(a) a tax on the sale or purchase of goods shall not be imposed under this Act,
(i) where such sale or purchase takes place outside the State of Travancore-Cochin; or
(ii) where such sale or purchase takes place in the course of import of the goods into, or export of the goods out of, the territory of India ......'
11. Their Lordships in terms pointed out at page 572 that they were not called upon to express any opinion as to whether the incorporation of the provisions of Article 286 of the Constitution in the charging section, as it was done in the Assam Sales Tax Act, 1947, or in the definition of 'sale' as it was done in the Hyderabad General Salts Tax Act, 1950, or even in the Rules in regard to the calculation of taxable turnover as it was done in the Bombay Sales Tax Rules, 1952, had the effect of taking the sales falling within the categories specified in Article 286 out of the purview of the respective Sales Tax Acts, so that they would not be included at all within the calculation of the net turnover on which only the sales tax could be levied. Their Lordships also pointed out that the definition of 'sale' was not amended nor was the charging section. But that effect was sought to be achieved by incorporating the non obstinate provision by the addition of section 26 in the Act. The effect of a non obstante provision was stated in Aswini Kumar Ghosh v. Arabinda Bose [ S.C.R. 1] as under :
'It should first be ascertained what the enacting part of the section provides on a fair construction of the words used according to their natural and ordinary meaning, and the non obstante clause is to be under stood as operating to set aside as on longer valid anything contained in relevant existing laws which is inconsistent with the new enactment.'
12. Applying this ratio, their Lordships held in A. V. Fernandez v. State of Kerala [ 8 S.T.C. 561] that in case falling within the categories specified under Article 286 of the Constitution such a non obstante clause had the effect of setting at naught and of obliterating in regard thereto the provision contained in the Act relating to be imposition of tax on the sale or purchase of such goods and in particular, the provisions contained in the charging section and the provisions contained in rule 20(2) and other provisions which art incidental to the process of levying such tax. Thereafter the material observations of their Lordships are as under :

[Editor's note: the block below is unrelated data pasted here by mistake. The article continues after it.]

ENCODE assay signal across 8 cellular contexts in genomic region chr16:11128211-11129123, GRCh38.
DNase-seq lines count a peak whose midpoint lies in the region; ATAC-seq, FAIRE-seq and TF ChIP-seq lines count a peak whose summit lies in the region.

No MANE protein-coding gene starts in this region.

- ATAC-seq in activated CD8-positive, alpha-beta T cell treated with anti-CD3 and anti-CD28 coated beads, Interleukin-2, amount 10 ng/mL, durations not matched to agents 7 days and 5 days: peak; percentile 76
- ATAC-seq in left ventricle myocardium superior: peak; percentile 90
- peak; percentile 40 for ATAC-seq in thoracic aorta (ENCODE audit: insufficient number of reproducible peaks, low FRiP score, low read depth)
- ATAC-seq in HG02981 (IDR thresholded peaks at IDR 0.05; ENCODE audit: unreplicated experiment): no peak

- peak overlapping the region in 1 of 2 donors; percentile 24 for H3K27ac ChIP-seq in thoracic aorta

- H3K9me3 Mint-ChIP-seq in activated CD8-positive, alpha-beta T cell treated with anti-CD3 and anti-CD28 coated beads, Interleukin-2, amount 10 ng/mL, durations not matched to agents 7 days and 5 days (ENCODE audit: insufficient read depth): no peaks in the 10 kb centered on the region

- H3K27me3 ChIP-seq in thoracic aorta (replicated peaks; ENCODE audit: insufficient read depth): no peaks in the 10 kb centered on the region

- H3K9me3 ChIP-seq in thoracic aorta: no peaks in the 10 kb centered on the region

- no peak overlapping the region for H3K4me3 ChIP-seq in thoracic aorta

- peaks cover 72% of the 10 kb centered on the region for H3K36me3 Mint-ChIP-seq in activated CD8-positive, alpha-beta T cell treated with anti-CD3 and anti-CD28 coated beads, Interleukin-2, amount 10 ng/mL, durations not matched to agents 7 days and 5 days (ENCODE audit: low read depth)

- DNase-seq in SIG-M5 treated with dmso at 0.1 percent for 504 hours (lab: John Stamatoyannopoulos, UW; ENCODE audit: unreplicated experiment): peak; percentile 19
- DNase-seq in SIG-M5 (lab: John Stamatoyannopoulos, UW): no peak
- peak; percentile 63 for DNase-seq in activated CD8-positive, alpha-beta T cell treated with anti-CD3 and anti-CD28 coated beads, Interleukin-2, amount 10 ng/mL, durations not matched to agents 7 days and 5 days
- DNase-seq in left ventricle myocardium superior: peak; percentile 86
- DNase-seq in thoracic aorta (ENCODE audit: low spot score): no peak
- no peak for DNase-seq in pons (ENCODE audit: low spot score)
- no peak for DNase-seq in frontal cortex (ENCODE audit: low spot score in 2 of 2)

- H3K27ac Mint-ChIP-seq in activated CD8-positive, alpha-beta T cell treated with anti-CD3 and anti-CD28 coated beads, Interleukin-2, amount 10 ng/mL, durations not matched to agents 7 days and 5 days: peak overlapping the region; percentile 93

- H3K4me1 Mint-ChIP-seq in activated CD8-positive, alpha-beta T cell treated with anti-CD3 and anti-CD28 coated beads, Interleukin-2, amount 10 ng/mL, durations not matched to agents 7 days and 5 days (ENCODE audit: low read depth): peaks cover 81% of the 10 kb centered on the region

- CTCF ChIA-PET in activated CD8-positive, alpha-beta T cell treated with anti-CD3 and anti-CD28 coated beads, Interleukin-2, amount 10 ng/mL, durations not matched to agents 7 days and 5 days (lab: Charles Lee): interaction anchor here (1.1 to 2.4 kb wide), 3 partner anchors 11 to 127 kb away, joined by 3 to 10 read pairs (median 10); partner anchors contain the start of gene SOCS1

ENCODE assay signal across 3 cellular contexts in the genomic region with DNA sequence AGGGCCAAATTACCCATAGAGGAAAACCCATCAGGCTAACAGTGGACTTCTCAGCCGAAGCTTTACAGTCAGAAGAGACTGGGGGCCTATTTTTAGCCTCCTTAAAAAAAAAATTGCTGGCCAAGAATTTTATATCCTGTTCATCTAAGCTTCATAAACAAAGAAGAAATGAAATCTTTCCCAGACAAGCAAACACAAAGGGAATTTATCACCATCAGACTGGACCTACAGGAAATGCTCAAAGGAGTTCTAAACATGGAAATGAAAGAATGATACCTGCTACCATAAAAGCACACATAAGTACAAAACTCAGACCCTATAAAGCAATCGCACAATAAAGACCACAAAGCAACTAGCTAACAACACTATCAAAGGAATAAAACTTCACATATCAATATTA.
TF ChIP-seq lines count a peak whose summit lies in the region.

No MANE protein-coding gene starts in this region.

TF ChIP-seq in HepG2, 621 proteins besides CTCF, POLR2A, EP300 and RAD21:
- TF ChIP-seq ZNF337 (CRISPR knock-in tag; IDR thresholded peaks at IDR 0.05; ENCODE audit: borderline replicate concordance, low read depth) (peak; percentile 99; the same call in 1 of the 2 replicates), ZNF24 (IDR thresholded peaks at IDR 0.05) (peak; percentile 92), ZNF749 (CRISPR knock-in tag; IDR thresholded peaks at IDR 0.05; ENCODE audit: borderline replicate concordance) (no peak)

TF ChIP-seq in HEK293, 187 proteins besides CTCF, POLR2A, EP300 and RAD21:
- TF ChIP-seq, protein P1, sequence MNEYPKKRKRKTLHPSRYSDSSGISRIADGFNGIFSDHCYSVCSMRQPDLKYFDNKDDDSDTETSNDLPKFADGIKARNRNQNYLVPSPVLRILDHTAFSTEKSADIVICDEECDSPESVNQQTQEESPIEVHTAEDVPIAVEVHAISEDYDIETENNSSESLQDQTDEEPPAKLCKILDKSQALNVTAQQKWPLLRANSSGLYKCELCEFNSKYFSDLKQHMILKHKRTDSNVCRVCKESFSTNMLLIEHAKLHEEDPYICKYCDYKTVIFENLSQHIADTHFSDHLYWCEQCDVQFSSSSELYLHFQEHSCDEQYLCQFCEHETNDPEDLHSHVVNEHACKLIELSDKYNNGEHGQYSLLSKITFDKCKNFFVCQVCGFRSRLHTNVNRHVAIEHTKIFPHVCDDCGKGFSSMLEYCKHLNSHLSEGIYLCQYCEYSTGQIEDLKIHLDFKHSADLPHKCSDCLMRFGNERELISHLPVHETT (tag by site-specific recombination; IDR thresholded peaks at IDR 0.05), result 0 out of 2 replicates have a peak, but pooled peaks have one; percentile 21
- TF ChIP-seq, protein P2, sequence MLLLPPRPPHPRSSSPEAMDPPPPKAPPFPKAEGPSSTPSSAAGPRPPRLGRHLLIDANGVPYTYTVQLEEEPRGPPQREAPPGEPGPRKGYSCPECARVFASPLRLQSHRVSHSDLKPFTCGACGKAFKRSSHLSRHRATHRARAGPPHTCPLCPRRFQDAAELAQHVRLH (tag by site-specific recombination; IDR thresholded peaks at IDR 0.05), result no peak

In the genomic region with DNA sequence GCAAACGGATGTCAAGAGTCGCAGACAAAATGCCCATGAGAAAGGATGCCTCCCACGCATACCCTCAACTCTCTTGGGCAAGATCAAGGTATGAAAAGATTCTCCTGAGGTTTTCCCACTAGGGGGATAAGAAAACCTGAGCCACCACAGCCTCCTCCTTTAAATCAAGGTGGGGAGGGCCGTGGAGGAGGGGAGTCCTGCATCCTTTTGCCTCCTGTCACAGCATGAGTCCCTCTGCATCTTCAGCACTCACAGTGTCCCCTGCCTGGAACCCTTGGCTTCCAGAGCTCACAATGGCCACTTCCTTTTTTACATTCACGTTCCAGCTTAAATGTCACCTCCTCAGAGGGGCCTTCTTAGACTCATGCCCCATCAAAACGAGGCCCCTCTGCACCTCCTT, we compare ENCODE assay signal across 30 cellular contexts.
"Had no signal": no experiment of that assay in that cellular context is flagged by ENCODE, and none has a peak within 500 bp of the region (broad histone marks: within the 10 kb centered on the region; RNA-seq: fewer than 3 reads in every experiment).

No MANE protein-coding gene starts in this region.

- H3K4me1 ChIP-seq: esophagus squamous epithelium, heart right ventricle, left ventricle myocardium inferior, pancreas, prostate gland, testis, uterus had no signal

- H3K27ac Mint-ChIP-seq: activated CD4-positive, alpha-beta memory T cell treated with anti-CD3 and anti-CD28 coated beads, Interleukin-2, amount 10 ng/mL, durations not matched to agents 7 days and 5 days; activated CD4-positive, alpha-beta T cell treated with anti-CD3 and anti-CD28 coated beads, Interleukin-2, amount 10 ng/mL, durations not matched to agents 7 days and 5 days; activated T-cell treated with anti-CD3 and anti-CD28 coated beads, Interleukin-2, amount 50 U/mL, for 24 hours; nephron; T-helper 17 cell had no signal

'So far as sales falling within the categories specified in Article 286 of the Constitution and the corresponding section 26 of the Act are concerned, they are, as it were, taken out of the purview of the Act and no effect is to be given to those provisions which would otherwise have been applicable if section 26 had not been added to the Act.'
13. It is, therefore, clear that in the case before their Lordships the question had arisen only in connection with those provisions where the excluded sales under Article 286 of the Constitution were to be added to find out the net taxable turnover for creating the tax liability and, therefore, in that context their Lordships held that the non obstante clause must be given an overriding effect, as the very fact of their non liability to tax was sufficient to exclude them from the calculation of the gross turnover as well as the net turnover on which sales tax could be levied or imposed. The final ratio of that decision was that the non obstinate provision contained in section 26 of the Act had the effect of taking those transactions out of the purview of the Act with the result that the dealer was not required nor was he entitled to include them in the calculation of his turnover liable to tax thereunder. Their Lordships however, at page 575 observed as under :
'This position is not at all affected by the provisions with regard to registration and submissions of returns of the sales tax by the dealers under the Act. The Legislature, in spite of its disability in the matter of the imposition of sales tax by virtue of the provisions of Article 286 of the Constitution, may for the purposes of the registration of a dealer and submission of the returns of sales tax include these transactions in the dealer's turnover. Such inclusion, however, for the purposes aforesaid would not affect the non-liability of these transactions to levy or imposition of sales tax by virtue of the provisions of Article 286 of the Constitution and the corresponding provision enacted in the Act.'
14. The ratio of this decision, therefore, could not be applied to the facts of the present case and we cannot accept the argument of the learned Advocate-General that even in the context of the limited purpose of registration as a dealer for granting authorization, such sales as fall under Article 286 of the Constitution are to be excluded. Therefore, there is nothing inconsistent in the context of section 24 or the scheme of authorization as found from the Act, which would justify our departure from the statutory definition, which has provided for such wide inclusion, by adding the Explanation to section 2(28), by excluding such sales in the course of export for the purpose of computing 'the turnover of sales' to enable the registered dealer to get the requisite authorization.